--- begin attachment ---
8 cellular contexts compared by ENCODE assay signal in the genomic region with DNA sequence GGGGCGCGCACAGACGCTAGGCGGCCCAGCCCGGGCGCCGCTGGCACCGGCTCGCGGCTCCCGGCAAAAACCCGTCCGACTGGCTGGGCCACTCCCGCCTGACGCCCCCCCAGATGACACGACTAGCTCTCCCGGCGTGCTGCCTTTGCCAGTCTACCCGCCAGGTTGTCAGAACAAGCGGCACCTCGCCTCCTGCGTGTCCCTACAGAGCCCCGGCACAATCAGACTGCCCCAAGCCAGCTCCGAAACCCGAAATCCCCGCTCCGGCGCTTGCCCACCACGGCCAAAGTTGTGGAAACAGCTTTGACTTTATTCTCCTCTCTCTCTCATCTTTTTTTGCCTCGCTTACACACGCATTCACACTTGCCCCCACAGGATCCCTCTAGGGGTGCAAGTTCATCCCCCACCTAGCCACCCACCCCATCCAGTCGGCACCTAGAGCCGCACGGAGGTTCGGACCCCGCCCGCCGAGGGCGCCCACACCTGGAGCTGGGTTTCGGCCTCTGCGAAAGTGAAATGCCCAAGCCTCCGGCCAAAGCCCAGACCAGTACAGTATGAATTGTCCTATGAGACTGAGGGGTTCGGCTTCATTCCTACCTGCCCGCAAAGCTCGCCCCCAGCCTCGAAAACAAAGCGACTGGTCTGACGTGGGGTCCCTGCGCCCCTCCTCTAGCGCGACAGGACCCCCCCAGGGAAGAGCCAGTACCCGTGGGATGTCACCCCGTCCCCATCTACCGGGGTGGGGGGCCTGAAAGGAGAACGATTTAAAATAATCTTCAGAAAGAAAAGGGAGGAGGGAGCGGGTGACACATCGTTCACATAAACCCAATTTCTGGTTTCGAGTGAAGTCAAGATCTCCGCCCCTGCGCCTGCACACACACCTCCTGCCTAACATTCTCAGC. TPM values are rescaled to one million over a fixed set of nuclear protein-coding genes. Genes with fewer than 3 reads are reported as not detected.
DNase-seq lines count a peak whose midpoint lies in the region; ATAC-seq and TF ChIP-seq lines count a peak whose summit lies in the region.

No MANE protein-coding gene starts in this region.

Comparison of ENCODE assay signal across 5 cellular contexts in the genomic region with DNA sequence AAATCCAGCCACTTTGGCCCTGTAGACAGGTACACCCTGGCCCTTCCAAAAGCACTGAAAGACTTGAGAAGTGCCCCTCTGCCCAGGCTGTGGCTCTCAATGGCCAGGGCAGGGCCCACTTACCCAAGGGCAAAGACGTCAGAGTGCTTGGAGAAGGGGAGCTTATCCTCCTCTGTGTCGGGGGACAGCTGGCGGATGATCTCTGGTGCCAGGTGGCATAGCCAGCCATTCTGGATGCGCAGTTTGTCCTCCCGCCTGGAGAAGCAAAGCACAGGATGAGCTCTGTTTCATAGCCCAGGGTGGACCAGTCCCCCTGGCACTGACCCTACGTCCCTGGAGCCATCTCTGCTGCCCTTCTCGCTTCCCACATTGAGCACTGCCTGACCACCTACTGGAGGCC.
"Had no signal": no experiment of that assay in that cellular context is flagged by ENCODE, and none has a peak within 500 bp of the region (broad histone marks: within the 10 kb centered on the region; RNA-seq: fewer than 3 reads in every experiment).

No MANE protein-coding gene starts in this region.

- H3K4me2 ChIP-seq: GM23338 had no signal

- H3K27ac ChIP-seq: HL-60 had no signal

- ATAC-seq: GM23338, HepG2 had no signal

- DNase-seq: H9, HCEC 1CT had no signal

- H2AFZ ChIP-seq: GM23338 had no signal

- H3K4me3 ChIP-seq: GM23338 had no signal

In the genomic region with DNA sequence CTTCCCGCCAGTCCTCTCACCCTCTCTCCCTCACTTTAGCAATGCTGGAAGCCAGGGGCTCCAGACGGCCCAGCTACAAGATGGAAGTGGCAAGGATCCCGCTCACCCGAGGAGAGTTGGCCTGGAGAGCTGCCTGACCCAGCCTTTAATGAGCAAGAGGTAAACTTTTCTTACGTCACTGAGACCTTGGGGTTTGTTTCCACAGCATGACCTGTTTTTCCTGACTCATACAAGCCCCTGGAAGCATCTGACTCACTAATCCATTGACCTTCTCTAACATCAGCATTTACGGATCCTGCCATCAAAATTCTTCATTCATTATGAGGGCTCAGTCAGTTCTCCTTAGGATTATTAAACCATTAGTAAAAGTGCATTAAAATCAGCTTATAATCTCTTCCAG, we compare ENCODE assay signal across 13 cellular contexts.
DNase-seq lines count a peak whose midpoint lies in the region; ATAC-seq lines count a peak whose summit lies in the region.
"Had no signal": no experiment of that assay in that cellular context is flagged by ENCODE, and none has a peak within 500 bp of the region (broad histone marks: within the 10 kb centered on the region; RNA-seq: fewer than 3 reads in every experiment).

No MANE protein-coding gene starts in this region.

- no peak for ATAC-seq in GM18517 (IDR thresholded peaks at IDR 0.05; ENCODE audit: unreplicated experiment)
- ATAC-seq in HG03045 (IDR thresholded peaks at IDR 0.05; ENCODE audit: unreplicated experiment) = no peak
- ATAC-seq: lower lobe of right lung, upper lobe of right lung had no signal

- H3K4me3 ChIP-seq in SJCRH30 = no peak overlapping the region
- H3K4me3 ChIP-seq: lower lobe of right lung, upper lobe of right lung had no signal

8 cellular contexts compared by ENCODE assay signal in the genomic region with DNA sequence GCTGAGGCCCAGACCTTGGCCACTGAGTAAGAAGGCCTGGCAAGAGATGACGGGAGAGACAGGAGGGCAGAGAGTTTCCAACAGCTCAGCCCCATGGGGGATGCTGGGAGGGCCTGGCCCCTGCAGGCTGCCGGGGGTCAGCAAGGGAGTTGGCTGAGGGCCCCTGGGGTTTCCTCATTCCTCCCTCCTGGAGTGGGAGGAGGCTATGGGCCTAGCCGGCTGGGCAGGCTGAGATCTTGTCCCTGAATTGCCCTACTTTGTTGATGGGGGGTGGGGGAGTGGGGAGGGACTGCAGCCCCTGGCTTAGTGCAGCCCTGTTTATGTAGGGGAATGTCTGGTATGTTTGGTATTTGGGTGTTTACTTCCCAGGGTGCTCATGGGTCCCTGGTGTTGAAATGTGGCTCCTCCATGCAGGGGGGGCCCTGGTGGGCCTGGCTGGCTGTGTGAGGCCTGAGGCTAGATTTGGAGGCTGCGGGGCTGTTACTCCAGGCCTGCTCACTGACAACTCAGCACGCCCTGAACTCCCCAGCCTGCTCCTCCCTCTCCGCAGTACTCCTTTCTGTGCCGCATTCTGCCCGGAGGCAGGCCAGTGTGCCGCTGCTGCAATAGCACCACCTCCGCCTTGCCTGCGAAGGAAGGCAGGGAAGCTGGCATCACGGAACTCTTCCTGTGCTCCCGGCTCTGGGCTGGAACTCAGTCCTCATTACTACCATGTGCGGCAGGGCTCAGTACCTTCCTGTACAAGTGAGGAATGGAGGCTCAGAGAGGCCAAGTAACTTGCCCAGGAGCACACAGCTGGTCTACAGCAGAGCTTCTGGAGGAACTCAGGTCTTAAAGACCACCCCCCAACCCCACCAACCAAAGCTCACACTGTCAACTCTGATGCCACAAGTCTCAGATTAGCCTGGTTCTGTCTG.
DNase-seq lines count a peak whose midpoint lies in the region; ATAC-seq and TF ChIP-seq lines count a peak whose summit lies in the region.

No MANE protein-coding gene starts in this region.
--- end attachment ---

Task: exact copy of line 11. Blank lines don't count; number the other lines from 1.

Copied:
- H2AFZ ChIP-seq: GM23338 had no signal